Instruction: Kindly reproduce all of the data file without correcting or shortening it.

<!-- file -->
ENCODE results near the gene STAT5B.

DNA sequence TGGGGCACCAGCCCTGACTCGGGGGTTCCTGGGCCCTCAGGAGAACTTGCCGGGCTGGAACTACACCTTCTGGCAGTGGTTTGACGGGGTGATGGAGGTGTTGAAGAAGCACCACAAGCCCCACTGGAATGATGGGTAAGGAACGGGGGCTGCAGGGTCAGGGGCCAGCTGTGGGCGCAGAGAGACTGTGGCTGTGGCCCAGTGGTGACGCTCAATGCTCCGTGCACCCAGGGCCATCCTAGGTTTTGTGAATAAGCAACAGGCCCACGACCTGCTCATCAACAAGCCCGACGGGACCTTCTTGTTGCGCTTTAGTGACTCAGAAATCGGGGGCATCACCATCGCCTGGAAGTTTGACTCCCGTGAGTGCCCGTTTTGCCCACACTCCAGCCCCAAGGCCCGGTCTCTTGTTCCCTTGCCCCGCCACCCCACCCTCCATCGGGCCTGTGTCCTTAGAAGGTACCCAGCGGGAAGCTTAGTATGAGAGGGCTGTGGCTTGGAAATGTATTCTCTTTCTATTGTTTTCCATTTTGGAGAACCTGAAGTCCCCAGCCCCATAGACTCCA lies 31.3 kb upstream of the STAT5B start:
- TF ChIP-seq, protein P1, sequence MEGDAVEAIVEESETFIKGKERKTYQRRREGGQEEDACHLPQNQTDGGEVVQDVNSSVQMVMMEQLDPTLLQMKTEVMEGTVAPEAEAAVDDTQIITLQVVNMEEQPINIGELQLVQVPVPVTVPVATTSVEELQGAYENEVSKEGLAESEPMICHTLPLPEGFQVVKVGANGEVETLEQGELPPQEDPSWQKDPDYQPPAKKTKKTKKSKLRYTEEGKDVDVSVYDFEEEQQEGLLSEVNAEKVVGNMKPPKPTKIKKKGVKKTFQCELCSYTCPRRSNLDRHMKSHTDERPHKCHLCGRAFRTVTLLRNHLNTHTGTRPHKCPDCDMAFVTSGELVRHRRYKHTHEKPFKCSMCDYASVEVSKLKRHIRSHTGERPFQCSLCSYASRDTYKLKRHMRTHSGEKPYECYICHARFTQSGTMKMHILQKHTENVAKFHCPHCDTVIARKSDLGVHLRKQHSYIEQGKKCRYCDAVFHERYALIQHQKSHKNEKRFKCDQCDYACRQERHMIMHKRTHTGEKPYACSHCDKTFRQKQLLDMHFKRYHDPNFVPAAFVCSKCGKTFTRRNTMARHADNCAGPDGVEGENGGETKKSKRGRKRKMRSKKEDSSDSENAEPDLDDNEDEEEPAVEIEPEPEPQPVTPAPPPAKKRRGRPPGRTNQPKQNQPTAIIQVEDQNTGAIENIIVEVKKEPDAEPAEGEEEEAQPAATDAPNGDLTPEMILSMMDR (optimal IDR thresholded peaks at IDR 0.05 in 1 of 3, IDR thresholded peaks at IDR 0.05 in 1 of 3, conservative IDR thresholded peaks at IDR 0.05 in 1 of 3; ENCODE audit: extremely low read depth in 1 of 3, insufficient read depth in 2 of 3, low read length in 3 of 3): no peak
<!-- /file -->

ENCODE results near the gene STAT5B.

DNA sequence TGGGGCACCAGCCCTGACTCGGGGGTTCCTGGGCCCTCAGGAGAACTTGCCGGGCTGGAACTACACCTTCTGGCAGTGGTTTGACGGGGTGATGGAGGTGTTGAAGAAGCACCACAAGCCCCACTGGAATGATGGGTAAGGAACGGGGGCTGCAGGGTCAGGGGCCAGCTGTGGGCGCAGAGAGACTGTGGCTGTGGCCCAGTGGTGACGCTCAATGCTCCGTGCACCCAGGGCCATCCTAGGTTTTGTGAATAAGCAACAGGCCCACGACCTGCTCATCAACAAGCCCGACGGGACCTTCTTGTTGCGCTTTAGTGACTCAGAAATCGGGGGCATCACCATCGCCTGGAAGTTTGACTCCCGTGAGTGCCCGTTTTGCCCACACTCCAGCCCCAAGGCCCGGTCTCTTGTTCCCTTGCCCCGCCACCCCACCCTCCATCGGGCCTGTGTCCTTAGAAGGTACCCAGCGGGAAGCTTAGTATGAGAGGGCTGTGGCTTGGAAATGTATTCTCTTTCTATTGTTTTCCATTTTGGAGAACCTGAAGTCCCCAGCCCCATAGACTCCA lies 31.3 kb upstream of the STAT5B start:
- TF ChIP-seq, protein P1, sequence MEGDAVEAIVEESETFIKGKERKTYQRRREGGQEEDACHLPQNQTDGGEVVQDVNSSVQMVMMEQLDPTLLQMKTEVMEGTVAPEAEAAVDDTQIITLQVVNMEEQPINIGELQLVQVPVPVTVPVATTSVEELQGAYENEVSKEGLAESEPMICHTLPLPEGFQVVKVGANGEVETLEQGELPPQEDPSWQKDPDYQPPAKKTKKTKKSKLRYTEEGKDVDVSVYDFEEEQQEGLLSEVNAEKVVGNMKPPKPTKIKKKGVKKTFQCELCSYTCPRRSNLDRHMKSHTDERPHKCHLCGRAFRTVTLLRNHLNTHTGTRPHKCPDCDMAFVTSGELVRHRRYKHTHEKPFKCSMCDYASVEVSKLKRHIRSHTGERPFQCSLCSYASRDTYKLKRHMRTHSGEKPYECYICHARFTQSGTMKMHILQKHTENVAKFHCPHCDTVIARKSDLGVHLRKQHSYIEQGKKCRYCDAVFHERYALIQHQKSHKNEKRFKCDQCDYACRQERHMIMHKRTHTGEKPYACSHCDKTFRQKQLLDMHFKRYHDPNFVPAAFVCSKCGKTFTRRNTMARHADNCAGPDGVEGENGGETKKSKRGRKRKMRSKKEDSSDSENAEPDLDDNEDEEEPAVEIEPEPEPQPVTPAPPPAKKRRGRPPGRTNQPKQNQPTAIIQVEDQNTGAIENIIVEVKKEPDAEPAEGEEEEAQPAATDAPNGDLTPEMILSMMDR (optimal IDR thresholded peaks at IDR 0.05 in 1 of 3, IDR thresholded peaks at IDR 0.05 in 1 of 3, conservative IDR thresholded peaks at IDR 0.05 in 1 of 3; ENCODE audit: extremely low read depth in 1 of 3, insufficient read depth in 2 of 3, low read length in 3 of 3): no peak